I have had many animals in my lifetime; dogs, cats, hamsters, and yes, even horses.
I could never imagine my life without an animal in it.
As much as they give me joy, laughter, companionship, they also give me sorrow, scare me, make me worry.
How is that?
Why is that?
Call me over sensitive, a worry wart, too emotional, a blubbering fool. ┬áWhen it comes to my pets and their health, my heart drops whenever they are ill or injured. I will do everything I can to assist them, take care of them, make them feel better. Unfortunately, that also means sometimes having to make choices that no pet parent wants to make.
There is nothing worse then having an ill or injured pet that for one, can’t tell you what’s wrong, show you exactly where it hurts, what they ate to make them sick or what they did to injure themselves.
Recently Edie started limping, ┬áI thought ok, lets look at this reasonably and calmly. We have large pine trees in out back yard and the needles that drop off them are very sharp! ┬áI’ve seen her get poked by them, causing her to do a little jump. My first plan of action was to look at her paw, check for cuts, something in her paw pads, maybe even see if they were cracked – but no – nothing. ┬áThen I felt her leg up and down, expecting to get some reaction from her, but again nothing.
When Edie would rest the limp was not noticeable, so I thought maybe it’s a strain and rest was what she needed.
We were outside enjoying our garden when Edie decided to do what I call “zoomies”, a sudden burst of energy, tail tucked in, whipping around in circles, having a good old run-a-round.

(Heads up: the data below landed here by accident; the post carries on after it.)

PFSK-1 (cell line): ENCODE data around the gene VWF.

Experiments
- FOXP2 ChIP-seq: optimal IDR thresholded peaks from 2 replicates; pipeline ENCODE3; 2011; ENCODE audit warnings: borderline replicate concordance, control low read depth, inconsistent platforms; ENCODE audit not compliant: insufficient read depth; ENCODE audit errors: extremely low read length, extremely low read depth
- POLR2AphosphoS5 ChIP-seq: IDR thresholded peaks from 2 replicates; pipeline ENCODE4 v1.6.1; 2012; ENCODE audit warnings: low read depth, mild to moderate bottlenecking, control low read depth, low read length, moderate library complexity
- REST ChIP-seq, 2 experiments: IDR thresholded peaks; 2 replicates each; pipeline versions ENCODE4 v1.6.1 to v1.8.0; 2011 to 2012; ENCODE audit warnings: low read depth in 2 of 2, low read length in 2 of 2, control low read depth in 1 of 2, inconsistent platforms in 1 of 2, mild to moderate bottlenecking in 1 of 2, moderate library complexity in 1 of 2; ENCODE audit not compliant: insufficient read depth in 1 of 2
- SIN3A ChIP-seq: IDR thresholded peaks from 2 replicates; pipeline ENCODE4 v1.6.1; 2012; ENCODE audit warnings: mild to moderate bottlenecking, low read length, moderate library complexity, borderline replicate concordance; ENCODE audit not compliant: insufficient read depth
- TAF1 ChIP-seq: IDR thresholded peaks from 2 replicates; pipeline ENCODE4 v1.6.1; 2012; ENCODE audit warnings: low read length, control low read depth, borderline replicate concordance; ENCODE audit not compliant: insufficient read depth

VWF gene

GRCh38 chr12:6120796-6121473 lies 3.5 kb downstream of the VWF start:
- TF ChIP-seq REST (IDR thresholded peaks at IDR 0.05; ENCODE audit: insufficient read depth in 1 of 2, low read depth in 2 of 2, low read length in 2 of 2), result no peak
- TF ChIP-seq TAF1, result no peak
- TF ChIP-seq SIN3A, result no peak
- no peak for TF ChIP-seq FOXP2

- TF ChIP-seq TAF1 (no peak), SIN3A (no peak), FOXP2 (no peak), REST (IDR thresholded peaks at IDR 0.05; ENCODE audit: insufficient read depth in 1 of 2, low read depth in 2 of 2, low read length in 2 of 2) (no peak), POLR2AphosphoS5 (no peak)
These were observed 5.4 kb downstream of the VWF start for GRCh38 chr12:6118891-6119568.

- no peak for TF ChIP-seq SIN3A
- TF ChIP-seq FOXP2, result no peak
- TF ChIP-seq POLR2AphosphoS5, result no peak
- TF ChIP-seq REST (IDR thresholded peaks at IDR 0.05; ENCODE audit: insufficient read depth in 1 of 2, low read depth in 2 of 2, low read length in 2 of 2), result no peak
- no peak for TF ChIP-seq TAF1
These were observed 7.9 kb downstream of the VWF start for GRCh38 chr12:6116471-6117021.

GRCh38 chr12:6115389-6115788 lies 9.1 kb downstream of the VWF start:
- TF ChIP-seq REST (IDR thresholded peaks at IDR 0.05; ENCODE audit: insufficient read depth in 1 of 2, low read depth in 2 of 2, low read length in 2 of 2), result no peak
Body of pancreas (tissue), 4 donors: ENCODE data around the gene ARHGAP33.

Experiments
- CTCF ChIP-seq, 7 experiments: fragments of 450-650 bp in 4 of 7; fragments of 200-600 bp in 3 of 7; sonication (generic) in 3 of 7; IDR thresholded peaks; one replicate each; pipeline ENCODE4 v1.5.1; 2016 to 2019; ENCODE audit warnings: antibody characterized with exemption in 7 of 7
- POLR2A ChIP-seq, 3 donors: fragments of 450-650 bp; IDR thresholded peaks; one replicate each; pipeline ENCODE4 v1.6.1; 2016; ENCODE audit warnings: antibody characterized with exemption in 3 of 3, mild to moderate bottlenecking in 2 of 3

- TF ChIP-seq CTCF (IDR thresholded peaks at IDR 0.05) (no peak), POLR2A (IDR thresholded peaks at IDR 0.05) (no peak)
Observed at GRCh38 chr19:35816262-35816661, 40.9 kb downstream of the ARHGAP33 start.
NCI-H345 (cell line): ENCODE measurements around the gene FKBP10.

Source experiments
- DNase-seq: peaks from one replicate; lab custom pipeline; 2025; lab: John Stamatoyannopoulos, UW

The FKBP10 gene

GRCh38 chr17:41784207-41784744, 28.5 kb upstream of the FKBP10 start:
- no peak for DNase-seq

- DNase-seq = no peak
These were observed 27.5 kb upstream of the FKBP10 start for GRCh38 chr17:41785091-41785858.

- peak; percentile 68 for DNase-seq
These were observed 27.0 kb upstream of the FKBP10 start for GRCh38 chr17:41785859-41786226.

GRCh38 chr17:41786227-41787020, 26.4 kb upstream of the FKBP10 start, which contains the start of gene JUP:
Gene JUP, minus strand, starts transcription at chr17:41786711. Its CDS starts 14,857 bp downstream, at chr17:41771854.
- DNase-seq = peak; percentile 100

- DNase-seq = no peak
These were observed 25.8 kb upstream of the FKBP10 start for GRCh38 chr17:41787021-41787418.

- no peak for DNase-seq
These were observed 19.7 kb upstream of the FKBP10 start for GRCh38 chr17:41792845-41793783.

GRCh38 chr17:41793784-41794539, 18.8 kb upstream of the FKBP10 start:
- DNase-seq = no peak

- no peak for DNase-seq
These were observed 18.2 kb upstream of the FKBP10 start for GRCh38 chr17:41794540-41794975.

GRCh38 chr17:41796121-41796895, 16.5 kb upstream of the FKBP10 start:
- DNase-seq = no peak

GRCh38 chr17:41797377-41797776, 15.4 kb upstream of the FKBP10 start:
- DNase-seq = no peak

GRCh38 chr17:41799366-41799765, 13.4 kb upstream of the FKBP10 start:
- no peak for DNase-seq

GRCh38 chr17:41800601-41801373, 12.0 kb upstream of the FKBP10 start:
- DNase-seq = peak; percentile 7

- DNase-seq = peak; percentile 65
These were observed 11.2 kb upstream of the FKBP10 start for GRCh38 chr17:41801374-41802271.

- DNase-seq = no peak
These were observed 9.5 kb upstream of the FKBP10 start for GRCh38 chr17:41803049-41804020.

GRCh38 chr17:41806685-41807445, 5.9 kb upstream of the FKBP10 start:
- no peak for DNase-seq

Then it happened. ┬áEdie, stopped suddenly, wouldn’t move, paw held up off the ground, my heart sank.
Within the hour we were off to see our Vet. ┬áOn our drive over the things going through my mind were numerous, second guessing myself; should I have taken her sooner, did she actually break her paw, thinking about what it would be like to care for a dog in a splint, I had other thoughts too, but I don’t want to even go there!
Thank goodness Edie is small so I could carry her into the Vet and keep her off her paw. But of course, Edie being Edie, she was still very happy to see everyone and be made a fuss over, whether she was sore or not.
It turned out after being examined, that it was not her paw that was sore or injured, but her shoulder. ┬áThe Vet figured Edie has somehow pulled her shoulder on one of her “zoomies” or chasing a squirrel, or jumping, or heaven knows what.
The worries and thoughts that went through my mind on the drive over were put at ease, Edie would not require any major assistance to heal other than some anti-inflammatories and a full week of complete rest. There would be no walks, no zoomies. ┬áBackyard visits to go potty where to be on-leash only, then after the week, slowly building up to short walks until her shoulder has healed.
For the next week or so I am Edie’s slave, carrying her up and down stairs, watching that she doesn’t jump up or down on her beloved chair, waiting patiently in the garden with her on leash while she sniffs, circles, changes her mind about that spot, sniffs again, circles again, then finally making the decision that the first spot was actually the one that was best to go potty on.
Would I have it any other way?
For what I get in return from her, it’s no sacrifice at all to wait for her to find that perfect spot to pee.